Tencent In Talks With The US Government To Keep Gaming Investments
Tencent is negotiating with the US government for a deal that would allow the company to keep some of its gaming investments in the United States, people familiar with the matter said. The Chinese technology giant, which has been in business since the second half of last year, is likely to receive an order to sell some or all of its U.S. holdings, the sources said.
Chinese gaming giant Tencent is in talks with a major US security body, according to a Wall Street Journal report. It even includes a large Chinese market, as do a number of other companies such as Alibaba, Tencent’s rival in China.
Tencent is in a legal battle with the US Securities and Exchange Commission over the use of its data. The committee is responsible for the way companies share their data, and Tencent is excluded from a number of US government agencies, including the US Department of Homeland Security and the FBI.
Tencent is reportedly negotiating with the US National Security Council to maintain its investment in games such as League of Legends and Epic Games. Tencent owns shares in Riot Games, outperforming its parent company Riot Entertainment and a majority stake in the company. As a “Chinese company,” Tencent has often damaged its reputation, and it has been blamed by economists and analysts for its much-vaunted impact on the Chinese market’s potential. The Chinese government’s restrictions on the company’s ability to create content such as video games and other online content have raised concerns about its ability to prevent content that would be banned by the Chinese government in its own country. Ten Cent had to comply with the personal data laws that the Chinese government has, according to a New York Times report.
U.S. officials ultimately deliberated and decided against banning Tencent Holdings Ltd., China’s second-largest online gaming company, after canceling a $1.2 billion investment in the company’s gaming business, a person familiar with the discussions told Reuters.
Officials also discussed blocking search engine operator Baidu Inc but dropped the plan, the person added. The Treasury blocked the two Internet companies from investing $1.2 billion in Tencent’s gaming business because they wanted to help the military, said a person familiar with the talks who did not want to be named. “The Chinese government,” the person said in response to concerns about the potential impact of the investments on the Chinese economy.
The source told Reuters there was no guarantee that Tencent would be able to reach an agreement, but declined to comment to Reuters. A spokesman for Riot Games told Reuters that Riot Games operates independently of Tenent and has implemented industry-leading practices to protect player data.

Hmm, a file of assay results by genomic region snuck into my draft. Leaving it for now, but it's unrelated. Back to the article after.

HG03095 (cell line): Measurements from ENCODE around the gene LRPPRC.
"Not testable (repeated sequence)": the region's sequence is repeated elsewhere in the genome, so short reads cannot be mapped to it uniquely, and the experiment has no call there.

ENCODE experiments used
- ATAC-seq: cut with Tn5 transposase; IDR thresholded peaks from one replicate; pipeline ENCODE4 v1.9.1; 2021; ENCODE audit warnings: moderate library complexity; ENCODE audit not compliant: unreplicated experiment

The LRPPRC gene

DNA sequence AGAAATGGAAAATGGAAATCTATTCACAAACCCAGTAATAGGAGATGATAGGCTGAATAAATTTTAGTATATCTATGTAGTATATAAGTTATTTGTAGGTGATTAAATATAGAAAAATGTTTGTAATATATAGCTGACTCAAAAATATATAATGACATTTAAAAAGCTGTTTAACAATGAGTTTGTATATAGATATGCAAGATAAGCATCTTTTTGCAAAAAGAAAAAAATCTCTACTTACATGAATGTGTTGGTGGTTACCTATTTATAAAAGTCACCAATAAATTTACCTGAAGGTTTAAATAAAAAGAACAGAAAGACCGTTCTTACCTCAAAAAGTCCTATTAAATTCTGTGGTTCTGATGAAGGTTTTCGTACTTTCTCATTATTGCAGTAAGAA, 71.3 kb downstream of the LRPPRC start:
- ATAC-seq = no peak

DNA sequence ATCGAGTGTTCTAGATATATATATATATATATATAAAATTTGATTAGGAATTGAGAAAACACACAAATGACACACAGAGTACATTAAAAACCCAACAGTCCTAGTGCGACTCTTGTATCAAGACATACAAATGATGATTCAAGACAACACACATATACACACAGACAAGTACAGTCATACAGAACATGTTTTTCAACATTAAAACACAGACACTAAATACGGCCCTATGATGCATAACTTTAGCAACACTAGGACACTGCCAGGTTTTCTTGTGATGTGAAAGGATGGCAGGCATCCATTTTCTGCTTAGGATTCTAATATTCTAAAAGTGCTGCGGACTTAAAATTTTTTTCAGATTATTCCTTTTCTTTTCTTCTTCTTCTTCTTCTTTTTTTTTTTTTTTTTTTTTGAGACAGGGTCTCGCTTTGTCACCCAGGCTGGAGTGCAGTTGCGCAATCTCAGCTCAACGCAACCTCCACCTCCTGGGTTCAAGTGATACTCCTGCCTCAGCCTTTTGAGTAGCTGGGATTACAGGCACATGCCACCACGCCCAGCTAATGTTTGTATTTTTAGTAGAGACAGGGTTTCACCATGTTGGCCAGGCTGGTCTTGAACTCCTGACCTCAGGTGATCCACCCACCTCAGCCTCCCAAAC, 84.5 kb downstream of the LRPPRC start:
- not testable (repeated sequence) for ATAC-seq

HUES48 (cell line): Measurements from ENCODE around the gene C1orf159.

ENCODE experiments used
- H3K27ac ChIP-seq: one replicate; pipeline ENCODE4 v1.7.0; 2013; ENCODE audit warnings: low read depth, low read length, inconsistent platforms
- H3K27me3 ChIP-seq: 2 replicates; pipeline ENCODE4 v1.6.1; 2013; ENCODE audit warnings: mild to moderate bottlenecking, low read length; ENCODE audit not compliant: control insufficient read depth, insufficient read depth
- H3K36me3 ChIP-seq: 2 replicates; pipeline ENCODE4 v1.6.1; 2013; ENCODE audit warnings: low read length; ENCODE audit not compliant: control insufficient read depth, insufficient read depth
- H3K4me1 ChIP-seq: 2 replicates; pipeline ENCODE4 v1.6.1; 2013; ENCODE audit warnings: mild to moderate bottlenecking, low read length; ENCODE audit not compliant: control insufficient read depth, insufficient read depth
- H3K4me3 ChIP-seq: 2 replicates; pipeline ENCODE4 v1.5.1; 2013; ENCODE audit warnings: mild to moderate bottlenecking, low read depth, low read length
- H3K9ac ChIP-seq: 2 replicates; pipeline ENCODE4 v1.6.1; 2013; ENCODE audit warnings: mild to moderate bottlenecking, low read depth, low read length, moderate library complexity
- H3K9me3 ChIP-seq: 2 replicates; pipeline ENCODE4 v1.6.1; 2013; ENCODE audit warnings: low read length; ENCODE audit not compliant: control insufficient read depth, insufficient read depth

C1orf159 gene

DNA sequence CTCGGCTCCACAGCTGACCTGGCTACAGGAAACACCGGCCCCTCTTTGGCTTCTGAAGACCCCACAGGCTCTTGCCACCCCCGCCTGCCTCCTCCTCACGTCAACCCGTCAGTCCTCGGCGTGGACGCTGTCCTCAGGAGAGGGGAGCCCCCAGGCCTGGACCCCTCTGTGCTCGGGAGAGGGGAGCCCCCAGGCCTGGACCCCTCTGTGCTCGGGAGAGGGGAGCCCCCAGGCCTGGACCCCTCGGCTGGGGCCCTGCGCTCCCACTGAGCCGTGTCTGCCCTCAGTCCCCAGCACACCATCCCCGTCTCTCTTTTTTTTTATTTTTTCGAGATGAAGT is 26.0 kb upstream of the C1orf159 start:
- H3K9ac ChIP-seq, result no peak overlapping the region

The Chinese internet giant, also known as BAT, remains available to American investors. CFIUS has reportedly focused on the data in recent years, citing concerns that the private data of US citizens could be passed on to the Chinese Communist Party.
The company has also been accused of links to the Chinese Communist Party and its military-industrial complex. The company is a symbol of China’s economic modernity and growth and has long maintained ties with the US government and the US government.
On January 7, reports surfaced that Baidu, Alibaba, and Tencent could be added to the growing list of companies that have been excluded from the US Securities and Exchange Commission’s anti-money laundering program. According to a Wall Street Journal report, American companies that hold shares in companies that have been banned, such as Apple, Microsoft, Google, Facebook, and Twitter, are all owned by US investors. Former President-elect Donald Trump and Attorney General Jeff Sessions have signed executive orders banning the sale of US securities to companies with ties to the Chinese Communist Party and the military-industrial complex.
Many thought that Tencent would also turn its investment in video games like Epic Games “Unreal Engine and Fortnite upside down. Reuters reported that Tencent Holdings, according to people familiar with the matter, is negotiating with the Securities and Exchange Commission on an agreement that will allow it to retain ownership of Riot Games and Epic Game. “Tencent Holdings is negotiating an agreement with the U.S. Securities and Exchange Commission and the U.S. Department of Justice (DOJ) that will allow it to retain ownership of Riot Games and EPIC Games.
Negotiations are ongoing, meaning the talks will take place at the same time as talks between Chinese and President-elect Joe Biden. It would be another unprecedented step to close off historically unfettered commercial access to the United States, without taking into account things like weapons systems. Expanding this argument to gaming could open the possibility of an ongoing trade war between the US, the US, and China for the duration of Trump’s presidency.